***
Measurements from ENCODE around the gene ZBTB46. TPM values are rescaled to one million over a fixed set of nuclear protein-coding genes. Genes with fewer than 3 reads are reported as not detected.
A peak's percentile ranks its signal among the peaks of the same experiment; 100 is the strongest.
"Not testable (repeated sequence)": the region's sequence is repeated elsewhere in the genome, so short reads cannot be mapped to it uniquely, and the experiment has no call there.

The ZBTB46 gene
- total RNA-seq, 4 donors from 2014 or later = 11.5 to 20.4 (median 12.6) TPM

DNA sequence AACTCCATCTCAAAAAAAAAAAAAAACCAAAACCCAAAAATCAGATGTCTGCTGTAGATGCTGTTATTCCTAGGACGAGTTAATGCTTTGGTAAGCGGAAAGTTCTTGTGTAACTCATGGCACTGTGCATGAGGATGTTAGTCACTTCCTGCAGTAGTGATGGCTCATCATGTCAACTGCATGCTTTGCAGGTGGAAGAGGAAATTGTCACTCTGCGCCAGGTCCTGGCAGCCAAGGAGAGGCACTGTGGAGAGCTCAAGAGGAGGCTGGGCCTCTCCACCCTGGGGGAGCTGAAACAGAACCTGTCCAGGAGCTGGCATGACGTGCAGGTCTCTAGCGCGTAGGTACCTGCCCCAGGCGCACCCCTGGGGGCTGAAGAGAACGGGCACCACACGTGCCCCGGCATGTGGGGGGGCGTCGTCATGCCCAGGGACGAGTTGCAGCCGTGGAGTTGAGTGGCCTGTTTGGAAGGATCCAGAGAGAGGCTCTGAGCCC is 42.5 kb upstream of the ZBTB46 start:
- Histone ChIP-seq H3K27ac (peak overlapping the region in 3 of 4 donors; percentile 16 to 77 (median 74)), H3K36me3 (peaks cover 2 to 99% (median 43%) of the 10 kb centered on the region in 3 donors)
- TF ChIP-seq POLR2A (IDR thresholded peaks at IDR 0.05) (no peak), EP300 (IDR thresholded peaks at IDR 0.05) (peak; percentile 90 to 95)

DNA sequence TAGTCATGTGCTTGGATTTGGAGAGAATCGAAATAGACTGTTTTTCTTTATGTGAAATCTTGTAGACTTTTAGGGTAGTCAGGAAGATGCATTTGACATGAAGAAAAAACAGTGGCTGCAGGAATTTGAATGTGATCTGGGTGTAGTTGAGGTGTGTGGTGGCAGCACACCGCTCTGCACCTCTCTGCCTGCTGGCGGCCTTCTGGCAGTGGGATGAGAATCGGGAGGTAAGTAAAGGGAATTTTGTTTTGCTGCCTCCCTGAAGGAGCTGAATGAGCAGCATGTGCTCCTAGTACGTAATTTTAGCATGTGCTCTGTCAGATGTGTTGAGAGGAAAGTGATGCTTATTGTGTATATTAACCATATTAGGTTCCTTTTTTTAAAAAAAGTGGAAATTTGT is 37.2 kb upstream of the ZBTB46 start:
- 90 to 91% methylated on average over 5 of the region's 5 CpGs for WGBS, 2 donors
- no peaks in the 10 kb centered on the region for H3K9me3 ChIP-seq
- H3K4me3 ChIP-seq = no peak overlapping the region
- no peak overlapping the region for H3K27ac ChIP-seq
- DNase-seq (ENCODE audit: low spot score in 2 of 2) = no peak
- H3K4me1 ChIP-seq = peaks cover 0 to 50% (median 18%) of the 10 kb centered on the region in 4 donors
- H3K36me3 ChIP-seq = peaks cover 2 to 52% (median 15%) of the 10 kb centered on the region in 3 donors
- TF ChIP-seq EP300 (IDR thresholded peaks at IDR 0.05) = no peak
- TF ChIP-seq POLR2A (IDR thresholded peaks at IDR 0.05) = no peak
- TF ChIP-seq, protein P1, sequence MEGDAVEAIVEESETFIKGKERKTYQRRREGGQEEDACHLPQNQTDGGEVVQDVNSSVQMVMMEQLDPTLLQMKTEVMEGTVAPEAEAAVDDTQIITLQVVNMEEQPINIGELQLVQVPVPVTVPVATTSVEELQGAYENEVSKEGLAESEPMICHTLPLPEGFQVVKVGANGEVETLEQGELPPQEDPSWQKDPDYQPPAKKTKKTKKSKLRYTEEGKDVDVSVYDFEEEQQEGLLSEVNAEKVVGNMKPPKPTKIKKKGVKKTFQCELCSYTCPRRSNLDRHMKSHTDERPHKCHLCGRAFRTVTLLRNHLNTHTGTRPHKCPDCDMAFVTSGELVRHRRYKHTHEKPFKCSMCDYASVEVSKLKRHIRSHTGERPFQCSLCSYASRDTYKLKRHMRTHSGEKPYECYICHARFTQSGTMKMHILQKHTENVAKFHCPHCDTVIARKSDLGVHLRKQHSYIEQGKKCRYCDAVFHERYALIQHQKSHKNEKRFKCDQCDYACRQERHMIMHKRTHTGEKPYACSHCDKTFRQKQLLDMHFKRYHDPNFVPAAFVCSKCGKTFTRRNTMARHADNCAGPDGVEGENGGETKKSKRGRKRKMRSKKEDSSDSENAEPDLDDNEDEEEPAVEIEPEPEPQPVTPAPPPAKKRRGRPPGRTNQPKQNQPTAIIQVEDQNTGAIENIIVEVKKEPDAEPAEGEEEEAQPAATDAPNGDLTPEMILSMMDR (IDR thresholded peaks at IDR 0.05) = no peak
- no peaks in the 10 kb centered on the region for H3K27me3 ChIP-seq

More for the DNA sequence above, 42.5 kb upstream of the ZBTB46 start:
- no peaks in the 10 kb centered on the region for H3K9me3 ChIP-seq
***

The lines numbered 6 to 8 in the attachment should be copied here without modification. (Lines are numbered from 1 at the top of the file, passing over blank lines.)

DNA sequence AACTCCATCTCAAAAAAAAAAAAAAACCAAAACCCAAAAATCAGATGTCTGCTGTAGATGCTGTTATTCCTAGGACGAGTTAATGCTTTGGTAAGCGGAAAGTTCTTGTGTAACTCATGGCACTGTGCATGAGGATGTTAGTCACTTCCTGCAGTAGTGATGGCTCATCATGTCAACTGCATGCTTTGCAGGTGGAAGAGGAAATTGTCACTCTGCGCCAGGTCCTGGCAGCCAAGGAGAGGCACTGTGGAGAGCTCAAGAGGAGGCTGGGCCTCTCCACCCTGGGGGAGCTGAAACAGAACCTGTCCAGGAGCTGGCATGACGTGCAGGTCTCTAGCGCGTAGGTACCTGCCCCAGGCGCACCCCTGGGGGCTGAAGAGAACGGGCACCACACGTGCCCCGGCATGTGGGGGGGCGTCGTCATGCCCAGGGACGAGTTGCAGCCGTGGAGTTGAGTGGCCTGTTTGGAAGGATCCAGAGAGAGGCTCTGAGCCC is 42.5 kb upstream of the ZBTB46 start:
- Histone ChIP-seq H3K27ac (peak overlapping the region in 3 of 4 donors; percentile 16 to 77 (median 74)), H3K36me3 (peaks cover 2 to 99% (median 43%) of the 10 kb centered on the region in 3 donors)
- TF ChIP-seq POLR2A (IDR thresholded peaks at IDR 0.05) (no peak), EP300 (IDR thresholded peaks at IDR 0.05) (peak; percentile 90 to 95)